For nearly 30 years, Tom Hughes was a morning news fixture on Atlanta radio, most of that time on news/talk 640/WGST-AM.
He left the station in 2006 during a round of budget cutting that also ended the local radio career of Kim “The Kimmer’ Peterson.
Hughes, now 64 and in retirement, spends part of his free time writing books and playing “bad golf,” as he describes it in an interview at the Starbucks at the Edgewood Target Thursday morning.
His first literary efforts were obscure tales about Victorian-era clerical scandals that were only published in the U.K. (Yes, he has very eclectic tastes!) He said they didn’t sell particularly well so he decided to try to do something closer to home: a century-old scandal about an Atlanta woman’s alleged shooting of her husband that became the dominant headline for weeks in all three Atlanta newspapers of the day.
He used the headline from the New York Times as the book title: “Rich Georgian Strangely Shot.” (It’s available on Amazon.com here, though Hughes admits the $45 cover price is a bit steep. The pricing, he noted, was not his idea.)
He had sifted through old newspapers on microfiche and thought this story was worth chronicling.
“It was a sensational, mismatched lovers, disastrous marriage,” Hughes said, his eyes lighting up. “He ends up shot up in his bedroom in Atlanta’s best neighborhood. He was shot and paralyzed. But he didn’t die immediately. He’d be carried into the courtroom in a stretcher. It was dramatic with bombastic Southern lawyers on both sides in white linen suits in 90 degree heat.”
He could imagine it would make a great movie. “If this happened today, it’d be something Nancy Grace and Greta Van Susteren would be all over it. There’d be satellite trucks up and down the block, forensic experts talking about blood stains.”
Hughes said at the time, the prosecution had to prove the case without testimony from the shot husband. Why? There was a law against a husband testifying against his wife at the time. “Too many husbands would have said stuff to get rid of their wives,” he said.
Why did the wealthy widow want to kill her second husband? “He was a layabout,” Hughes said. “He kept wanting more of her money. During their final argument, he supposedly pulled a gun. They struggled and the gun went off, she said.”
Back in the day, they lacked the forensics to prove if she had actually shot the gun or not. The husband in interviews with the press claimed she had shot and drugged him.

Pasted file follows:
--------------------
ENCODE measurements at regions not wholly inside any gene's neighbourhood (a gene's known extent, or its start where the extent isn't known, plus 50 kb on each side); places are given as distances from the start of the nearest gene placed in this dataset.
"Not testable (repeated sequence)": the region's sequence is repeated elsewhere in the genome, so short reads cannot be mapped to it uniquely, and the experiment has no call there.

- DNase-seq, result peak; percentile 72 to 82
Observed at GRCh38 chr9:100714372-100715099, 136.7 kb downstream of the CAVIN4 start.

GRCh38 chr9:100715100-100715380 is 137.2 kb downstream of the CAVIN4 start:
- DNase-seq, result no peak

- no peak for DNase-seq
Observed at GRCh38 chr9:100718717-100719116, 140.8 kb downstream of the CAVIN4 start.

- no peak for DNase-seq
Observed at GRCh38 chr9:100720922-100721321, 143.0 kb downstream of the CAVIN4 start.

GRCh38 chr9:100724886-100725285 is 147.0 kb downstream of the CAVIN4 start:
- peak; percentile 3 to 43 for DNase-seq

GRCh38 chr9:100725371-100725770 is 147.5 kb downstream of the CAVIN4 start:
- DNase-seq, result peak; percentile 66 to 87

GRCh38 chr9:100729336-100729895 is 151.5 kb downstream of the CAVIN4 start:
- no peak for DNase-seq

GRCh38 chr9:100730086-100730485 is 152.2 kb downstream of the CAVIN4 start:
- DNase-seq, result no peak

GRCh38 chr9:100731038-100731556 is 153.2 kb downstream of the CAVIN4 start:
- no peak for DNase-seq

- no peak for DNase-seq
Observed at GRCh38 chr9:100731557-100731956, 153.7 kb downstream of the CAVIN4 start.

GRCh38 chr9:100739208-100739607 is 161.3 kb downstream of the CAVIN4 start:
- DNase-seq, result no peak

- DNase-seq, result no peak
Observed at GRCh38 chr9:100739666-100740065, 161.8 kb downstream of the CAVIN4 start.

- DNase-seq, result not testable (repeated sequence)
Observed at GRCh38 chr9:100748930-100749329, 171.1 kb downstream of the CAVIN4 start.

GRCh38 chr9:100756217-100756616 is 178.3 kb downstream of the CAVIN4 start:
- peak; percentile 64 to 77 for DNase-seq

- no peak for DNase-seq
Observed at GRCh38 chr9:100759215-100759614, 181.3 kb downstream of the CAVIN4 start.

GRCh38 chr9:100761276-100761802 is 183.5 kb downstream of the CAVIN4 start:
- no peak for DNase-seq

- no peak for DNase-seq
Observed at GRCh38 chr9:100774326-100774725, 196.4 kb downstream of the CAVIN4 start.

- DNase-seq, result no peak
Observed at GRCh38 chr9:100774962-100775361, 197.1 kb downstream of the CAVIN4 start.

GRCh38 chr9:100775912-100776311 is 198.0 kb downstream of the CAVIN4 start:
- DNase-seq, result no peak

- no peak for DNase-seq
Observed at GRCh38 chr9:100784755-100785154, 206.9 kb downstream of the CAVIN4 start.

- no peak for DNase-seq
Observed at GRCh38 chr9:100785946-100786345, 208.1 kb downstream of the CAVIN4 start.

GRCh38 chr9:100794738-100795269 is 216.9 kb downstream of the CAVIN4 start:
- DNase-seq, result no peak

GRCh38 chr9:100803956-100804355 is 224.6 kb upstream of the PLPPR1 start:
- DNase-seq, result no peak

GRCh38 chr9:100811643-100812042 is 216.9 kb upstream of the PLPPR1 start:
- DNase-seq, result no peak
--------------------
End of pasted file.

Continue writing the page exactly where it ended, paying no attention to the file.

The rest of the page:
He is already working on another Atlanta scandal book, too.
Hughes and I also waxed nostalgic about radio.
Like most every other WGST expat, he laments that Clear Channel (which is doing major cutbacks nationwide today) dropped the station’s simulcast in 2000 and watched its slow decline through the 2000s. When the station died for good in late September, he said he only felt “sadness. I was associated with it when it built up and rode it through the News Monster days.” He said “it’s the curse of AM radio in the 21st century.” The station’s efforts to return to local talk in 2010 with Rusty Humphries and Rob Johnson “was like charging the enemy guns blazing. It was kind of doomed.”
WGST was very competitive with WSB in the 1990s and many of WSB’s stars (Neal Boortz, Clark Howard, Sean Hannity) came from GST. It’s oddly apropos that WSB nabbed WGST’s most prized asset Rush Limbaugh the minute he was available in late September.
I asked him his thoughts of some of the personalities who were his GST mates for a time:
Boortz: “I liked him because he wasn’t as predictable as people thought he was. He went off the reservation many many times on certain issues. He was a fun guy to work with. In the early days of computers, he’d bring a cart with a computer the size of a microwave at 8:45 a.m. I’d give him a hard time about making so much noise while setting up his arsenal.”
Hannity: “He was this good-looking aggressive kid from Long Island who came from a Huntsville, Ala. station. He was a nice guy but we thought he was a Rush wannabe. Now, I see him on TV every day. He’s the biggest success to come out of the GST stable. He’s a household name. People hate him or love him. He’s unbowed. I remember him standing in my kitchen at the Christmas party. He had a plan. The plan worked for him.”
Howard: “He was on in the afternoons so I didn’t see him much. But he always brought candy at massive discount. There’d be 400 pounds of atomic fire balls!”
Hughes said he feels fortunate he was able to stay in radio for 35 years and was paid a healthy six-figure income by the time he departed. (His salary when he arrived in 1977: $315 a week.) He enjoyed interviewing all sorts of important people over the years such as Jimmy Carter, Maynard Jackson, Newt Gingrich and Saxby Chambliss. He even gabbed with Bill Clinton a couple of times. Biggest jerk? Actor Tom Sizemore. He remembers Sizemore being so disgusted with a question, he told Hughes, “It’s in your notes.”
He hardly listens to the radio much anymore, opting for 790/The Zone in the mornings and a Braves game here and there, when he’s in town. (He spends part of the year now at a summer home on Long Island, where his wife Kathy is originally from.) He hasn’t even given the new All News 106.7 station a try yet. “I’m in the demographic,” he said, “nobody cares about.